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People are picky about their pillows – and with good reason. So make like a boutique hotel and offer options: two soft and two firm.

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With holiday entertaining season almost upon us, your question comes at the perfect time. In just a few weeks we’ll be decking the halls, stocking the pantry and getting guest bedrooms ready for friends and family. The kind of guest room that draws raves is about more than just fresh flowers on the nightstand, though those are always a nice touch. The room has to look good and function even better.

One of the best ways to ensure a five-star stay is to put yourself in your guests’ slippers and spend a night in the room yourself. I took my own advice a few years ago and the experience was a real eye-opener – literally. I tossed and turned all night. The pillows were flat, the mattress was lumpy and it hit me at 3 a.m. that my previous guests were too polite tell me the truth.

People are picky about their pillows – and with good reason. So make like a boutique hotel and offer options: two soft and two firm. Your guests’ necks will thank you. Throw in an extra blanket or duvet across the foot of the bed – or in a basket underneath the side table – to account for personal temperature preferences.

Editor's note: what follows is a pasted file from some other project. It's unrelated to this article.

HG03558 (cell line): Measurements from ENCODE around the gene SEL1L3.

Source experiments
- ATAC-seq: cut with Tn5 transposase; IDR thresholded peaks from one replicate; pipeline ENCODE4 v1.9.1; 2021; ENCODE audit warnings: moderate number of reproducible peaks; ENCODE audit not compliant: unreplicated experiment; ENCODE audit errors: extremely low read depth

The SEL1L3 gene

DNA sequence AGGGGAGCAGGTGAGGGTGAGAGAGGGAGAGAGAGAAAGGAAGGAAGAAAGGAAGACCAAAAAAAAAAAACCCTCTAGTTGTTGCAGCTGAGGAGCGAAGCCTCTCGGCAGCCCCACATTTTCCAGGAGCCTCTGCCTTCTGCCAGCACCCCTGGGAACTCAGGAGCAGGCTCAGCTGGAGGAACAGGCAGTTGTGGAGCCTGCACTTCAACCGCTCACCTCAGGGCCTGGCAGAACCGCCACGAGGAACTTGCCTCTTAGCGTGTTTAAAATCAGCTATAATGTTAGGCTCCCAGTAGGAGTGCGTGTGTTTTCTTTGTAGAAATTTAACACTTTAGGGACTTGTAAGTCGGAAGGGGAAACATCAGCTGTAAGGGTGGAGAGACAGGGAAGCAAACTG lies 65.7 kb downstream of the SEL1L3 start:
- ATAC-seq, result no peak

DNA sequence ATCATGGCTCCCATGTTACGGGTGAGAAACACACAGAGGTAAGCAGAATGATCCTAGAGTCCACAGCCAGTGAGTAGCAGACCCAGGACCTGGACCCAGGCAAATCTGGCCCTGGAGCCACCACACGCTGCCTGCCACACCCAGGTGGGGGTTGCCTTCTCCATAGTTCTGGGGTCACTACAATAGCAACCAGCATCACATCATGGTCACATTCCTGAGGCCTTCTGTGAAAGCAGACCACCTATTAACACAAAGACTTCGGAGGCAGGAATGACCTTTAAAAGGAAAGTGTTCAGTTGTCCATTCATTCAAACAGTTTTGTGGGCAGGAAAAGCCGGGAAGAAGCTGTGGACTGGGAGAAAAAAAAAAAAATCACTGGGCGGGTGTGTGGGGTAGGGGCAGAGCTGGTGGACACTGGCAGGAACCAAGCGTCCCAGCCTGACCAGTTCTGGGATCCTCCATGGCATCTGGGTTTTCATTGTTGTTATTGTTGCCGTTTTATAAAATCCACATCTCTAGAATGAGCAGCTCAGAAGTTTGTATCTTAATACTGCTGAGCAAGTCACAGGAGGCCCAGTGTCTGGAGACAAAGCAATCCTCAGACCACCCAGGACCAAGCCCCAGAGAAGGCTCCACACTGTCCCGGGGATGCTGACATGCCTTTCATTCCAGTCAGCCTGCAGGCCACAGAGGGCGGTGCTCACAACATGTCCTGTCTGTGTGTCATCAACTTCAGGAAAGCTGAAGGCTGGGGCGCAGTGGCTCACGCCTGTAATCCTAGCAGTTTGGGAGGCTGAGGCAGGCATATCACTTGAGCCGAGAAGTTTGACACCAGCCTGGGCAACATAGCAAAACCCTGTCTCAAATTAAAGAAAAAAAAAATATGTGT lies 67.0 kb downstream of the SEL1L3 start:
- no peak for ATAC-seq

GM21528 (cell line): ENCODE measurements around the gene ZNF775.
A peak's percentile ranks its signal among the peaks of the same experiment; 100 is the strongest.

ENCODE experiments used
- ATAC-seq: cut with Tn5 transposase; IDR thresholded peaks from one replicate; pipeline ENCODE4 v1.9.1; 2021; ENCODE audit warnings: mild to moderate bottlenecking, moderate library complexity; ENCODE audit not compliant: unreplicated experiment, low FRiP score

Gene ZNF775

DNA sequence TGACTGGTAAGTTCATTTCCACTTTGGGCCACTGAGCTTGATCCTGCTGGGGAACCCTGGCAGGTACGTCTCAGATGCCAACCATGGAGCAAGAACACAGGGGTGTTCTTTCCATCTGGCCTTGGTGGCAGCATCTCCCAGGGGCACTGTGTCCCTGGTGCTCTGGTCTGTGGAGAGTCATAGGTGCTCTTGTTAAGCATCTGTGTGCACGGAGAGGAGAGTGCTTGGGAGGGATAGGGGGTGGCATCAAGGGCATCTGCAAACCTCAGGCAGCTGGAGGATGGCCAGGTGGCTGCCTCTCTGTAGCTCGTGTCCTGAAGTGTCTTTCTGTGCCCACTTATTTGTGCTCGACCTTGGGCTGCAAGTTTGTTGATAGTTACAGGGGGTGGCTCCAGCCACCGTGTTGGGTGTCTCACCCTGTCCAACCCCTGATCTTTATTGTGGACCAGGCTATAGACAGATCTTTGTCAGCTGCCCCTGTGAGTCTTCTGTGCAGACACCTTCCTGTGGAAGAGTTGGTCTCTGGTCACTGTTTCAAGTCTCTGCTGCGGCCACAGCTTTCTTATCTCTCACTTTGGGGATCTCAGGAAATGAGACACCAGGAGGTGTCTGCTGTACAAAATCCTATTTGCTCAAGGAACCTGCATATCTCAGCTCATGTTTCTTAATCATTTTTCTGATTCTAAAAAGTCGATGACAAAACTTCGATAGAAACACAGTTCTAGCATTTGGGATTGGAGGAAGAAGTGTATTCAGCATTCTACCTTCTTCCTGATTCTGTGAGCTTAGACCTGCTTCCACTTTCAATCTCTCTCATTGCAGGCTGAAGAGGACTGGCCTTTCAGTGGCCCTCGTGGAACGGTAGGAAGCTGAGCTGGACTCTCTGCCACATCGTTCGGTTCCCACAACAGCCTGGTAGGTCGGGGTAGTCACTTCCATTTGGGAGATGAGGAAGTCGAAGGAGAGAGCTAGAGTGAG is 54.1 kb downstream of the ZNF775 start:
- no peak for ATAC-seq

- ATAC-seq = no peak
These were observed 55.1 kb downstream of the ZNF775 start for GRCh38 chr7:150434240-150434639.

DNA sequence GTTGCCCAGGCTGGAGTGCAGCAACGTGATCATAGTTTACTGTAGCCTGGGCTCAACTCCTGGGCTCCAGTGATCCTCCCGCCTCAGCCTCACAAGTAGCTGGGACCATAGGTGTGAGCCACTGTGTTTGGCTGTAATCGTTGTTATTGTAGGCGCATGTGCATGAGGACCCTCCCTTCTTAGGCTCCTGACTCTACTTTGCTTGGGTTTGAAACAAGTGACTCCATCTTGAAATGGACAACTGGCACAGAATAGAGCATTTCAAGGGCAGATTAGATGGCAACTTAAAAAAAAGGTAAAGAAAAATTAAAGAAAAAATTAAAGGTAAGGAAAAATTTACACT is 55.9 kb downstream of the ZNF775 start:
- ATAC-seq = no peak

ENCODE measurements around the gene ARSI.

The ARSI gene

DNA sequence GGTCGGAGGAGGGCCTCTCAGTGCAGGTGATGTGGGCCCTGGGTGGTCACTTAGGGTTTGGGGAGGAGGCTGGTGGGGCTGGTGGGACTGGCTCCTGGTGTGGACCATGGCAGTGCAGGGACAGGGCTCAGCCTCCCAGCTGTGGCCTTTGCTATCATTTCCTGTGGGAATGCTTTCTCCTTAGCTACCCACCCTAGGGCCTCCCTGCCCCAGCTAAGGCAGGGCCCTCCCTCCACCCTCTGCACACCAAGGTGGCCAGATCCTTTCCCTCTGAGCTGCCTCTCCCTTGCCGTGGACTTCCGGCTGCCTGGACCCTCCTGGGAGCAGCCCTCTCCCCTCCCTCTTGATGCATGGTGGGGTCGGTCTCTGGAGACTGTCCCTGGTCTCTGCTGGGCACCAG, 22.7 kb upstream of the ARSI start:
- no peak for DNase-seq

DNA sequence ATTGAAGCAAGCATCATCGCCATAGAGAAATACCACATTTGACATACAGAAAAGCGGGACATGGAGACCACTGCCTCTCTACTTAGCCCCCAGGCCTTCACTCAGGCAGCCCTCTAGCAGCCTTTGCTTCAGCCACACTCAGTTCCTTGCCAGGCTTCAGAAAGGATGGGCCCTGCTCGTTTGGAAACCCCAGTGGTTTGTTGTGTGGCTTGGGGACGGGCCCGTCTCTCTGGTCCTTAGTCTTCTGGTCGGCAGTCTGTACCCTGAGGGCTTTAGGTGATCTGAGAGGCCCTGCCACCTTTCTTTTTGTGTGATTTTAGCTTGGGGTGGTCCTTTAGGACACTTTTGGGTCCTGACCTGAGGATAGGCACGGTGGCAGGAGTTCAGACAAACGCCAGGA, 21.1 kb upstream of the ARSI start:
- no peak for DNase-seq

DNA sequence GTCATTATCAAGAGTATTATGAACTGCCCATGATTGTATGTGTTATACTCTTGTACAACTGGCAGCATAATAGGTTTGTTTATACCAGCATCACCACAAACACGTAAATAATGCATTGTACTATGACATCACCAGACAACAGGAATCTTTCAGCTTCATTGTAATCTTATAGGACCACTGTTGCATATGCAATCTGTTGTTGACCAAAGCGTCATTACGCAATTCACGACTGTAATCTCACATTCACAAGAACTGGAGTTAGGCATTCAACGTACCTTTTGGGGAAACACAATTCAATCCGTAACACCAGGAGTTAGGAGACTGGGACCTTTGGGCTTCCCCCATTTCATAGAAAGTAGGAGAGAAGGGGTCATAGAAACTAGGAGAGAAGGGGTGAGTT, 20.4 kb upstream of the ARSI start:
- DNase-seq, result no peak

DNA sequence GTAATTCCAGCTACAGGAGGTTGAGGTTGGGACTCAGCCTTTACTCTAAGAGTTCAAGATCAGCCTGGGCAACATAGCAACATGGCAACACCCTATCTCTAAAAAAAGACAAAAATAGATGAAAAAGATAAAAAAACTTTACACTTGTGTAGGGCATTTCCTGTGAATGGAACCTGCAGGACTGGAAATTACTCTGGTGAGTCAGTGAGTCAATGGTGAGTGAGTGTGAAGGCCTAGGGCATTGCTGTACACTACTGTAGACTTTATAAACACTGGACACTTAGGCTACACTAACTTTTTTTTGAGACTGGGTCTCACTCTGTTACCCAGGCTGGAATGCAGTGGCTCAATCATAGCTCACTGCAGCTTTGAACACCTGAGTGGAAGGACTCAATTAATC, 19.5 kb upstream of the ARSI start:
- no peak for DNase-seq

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Once you have the mattress and bedding sorted, think about other basics: a carafe and water glass, a full-length mirror and a bedside lamp that’s bright enough for reading. Next, look into buying a folding luggage rack so guests don’t have to drop their bag on the floor or plunk it on top of a dresser. Walmart, Wayfair and Bed, Bath and Beyond all have inexpensive models in materials from wood to chrome. If you want something a little more high design, I like the acrylic and leather rack from CB2. When your guests leave, just fold the rack up and stash it under the bed until next time.

If the room doesn’t have a dedicated closet, install a row of hooks or a peg rail on the wall behind the door; a freestanding coat rack is another solution. I also leave out a small basket or box of hotel-style amenities, such as a spare toothbrush, razor, shower cap, mini shampoo and conditioner and body lotion.

I think there should be art in the room to engage the eye and imagination: a beautiful landscape, a striking photograph or a fun illustration. I’d suggest sticking with decorative art and leaving framed family photos out of the mix – this isn’t your room, after all.

If you really want to go above and beyond, iron the sheets, or at least the pillowcases, for a blissful sleep. The only danger is that guests may never “check out.”

Need some advice about interior design and decor? Send your questions to personaldesigner@globeandmail.com.

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